Fiduciary Rules under the Employment Retirement Income Security Act (ERISA): The DOL’s new fiduciary rule, which is scheduled to be phased in starting April 10, 2017, through January 1, 2018, expands the definition of “investment advice fiduciary” under ERISA to include persons who provide investment advice or recommendations for a fee or other compensation with respect to retirement accounts. The practical impact of this regulation for employers is that it generally turns most retirement plan recordkeepers into ERISA fiduciaries (because they accept IRA rollovers from ERISA plans or otherwise provide investment advice).
President Trump recently issued a memorandum directing the DOL to review the fiduciary rule and in response, the DOL requested that the rule’s applicability date be delayed 180 days to allow time to review, and possibly change, aspects of the fiduciary rule. We expect that the delay will be approved by mid-March, which would delay the rule’s implementation until mid-September. As a result, we expect that retirement plan recordkeepers and other ERISA plan service providers will suspend their compliance efforts until we have further direction from the DOL. Employers that have already entered into contract amendments with service providers to reflect the fiduciary rule need not take any action to rescind those amendments as the fiduciary rule is generally favorable to employers and plan participants.
Dodd Frank and the CEO Pay Ratio
Under the Dodd-Frank Act, generally starting in 2017, publicly traded companies are required to calculate and disclose a "pay ratio" that compares the Chief Executive Officer's pay to the median pay of other employees. However, President Trump recently issued an executive order directing a sweeping review of the Dodd-Frank Act, which, in addition to the pay ration disclosure imposed various rules on compensation programs that public companies offer to their executives. In response to that order, the Securities and Exchange Commission (SEC), which is tasked with enforcement of the Dodd-Frank Act, indicated that it is reconsidering the pay ration rule's implementation. Employers can comfortably suspend their compliance efforts as postponement and revision of this rule seem likely. It remains to be seen whether the SEC also delays or modifies another proposed rule under the Dodd-Frank Act, which would require public companies to adopt compensation clawback policies.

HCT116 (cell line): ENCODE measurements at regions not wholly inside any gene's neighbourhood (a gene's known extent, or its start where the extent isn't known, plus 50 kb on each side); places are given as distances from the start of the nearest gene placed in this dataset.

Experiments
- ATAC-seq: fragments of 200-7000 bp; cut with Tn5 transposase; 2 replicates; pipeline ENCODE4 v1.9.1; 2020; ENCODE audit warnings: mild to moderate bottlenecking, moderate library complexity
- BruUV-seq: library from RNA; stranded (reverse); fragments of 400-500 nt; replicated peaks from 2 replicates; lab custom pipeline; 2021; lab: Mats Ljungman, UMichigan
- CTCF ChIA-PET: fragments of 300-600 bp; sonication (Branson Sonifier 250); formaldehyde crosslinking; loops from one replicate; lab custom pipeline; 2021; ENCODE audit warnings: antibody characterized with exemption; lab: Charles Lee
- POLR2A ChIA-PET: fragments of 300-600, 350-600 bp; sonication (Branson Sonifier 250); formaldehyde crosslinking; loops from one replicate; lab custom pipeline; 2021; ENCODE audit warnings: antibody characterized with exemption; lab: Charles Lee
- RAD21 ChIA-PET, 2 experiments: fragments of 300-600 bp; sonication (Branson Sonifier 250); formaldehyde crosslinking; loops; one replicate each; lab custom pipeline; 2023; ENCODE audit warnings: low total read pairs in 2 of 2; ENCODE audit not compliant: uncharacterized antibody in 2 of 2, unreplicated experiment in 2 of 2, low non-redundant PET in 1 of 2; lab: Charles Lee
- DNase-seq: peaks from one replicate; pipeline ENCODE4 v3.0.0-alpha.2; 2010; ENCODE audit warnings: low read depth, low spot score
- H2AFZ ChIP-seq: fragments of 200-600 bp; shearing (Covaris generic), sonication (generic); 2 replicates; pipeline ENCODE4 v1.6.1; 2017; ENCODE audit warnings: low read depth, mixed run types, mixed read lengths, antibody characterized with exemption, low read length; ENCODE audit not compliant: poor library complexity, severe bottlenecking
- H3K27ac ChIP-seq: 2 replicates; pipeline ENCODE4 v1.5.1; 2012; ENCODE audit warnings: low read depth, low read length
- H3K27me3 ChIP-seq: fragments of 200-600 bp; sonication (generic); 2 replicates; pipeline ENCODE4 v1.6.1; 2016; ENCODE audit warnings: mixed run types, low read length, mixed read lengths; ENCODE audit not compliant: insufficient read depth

Travel Ban Turmoil: The Trump administration promised sweeping changes to U.S. immigration policy. In the coming months, we can expect a slew of changes to existing immigration law, including a re-examination of business and employment-related visa programs, termination of parole regulations such as Deferred Action for Childhood Arrivals (DACA), and implementation of incentives for employers to use the E-Verify employment verification program, among others.
For now, however, we are following the progress of President Trump’s executive order imposing a ban on immigrants from select countries from entering the United States. As addressed more thoroughly in our recent immigration alert, the administration’s January 27, 2017 Executive Order instituted a 90-day travel ban on individuals from Iraq, Iran, Libya, Syria, Somalia, Sudan, and Yemen. It also suspended the U.S. refugee resettlement program for 120 days, and suspended acceptance of Syrian refugees indefinitely. Initially, lawful permanent residents of the United States from the affected areas were also subject to the travel ban, but executive branch officials have stated that the ban will not be enforced against such individuals.